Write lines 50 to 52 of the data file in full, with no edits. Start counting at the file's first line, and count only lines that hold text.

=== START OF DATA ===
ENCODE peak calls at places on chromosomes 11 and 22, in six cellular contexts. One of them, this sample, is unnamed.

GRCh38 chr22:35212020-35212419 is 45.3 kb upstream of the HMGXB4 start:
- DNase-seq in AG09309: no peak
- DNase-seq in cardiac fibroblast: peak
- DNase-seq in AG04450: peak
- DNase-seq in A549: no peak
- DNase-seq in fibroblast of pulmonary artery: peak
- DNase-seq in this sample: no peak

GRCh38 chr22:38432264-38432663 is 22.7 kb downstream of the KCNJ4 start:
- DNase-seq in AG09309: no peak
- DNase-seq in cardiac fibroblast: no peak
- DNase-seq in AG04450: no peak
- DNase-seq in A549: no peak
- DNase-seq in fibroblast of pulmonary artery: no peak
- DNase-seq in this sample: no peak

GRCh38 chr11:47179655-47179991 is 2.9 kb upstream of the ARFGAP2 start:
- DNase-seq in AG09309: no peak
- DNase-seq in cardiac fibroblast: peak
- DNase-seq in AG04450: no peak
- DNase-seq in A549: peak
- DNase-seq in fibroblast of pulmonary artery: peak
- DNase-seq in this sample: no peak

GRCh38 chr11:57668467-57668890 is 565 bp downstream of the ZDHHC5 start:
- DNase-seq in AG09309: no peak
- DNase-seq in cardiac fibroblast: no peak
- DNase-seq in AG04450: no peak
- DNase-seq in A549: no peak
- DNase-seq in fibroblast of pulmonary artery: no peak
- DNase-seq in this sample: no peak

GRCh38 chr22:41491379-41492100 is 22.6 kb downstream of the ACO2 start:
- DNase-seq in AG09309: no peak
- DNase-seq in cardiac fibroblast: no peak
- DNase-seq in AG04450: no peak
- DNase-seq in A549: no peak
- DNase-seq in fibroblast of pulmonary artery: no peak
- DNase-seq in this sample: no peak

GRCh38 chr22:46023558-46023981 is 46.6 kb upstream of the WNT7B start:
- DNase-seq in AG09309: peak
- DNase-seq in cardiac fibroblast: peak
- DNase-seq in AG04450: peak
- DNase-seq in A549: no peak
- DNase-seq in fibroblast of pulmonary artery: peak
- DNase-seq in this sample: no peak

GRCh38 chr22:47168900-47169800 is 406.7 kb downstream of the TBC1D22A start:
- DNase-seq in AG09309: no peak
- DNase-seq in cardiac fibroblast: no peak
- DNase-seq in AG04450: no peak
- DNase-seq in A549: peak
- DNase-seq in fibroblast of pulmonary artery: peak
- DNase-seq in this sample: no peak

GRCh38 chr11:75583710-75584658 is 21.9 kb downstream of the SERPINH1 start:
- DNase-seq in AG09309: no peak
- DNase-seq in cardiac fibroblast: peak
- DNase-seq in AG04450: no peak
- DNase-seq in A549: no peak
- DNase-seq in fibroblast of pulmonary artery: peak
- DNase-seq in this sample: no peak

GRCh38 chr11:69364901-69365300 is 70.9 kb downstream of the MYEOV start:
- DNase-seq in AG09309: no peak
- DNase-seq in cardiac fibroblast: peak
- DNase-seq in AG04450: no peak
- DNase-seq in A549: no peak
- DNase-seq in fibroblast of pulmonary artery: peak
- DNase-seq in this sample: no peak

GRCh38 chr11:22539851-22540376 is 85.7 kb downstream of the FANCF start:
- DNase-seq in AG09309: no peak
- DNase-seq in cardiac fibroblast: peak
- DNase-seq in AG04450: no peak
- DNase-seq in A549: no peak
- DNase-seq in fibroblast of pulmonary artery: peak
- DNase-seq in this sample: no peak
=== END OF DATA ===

- DNase-seq in this sample: no peak

GRCh38 chr11:75583710-75584658 is 21.9 kb downstream of the SERPINH1 start:
- DNase-seq in AG09309: no peak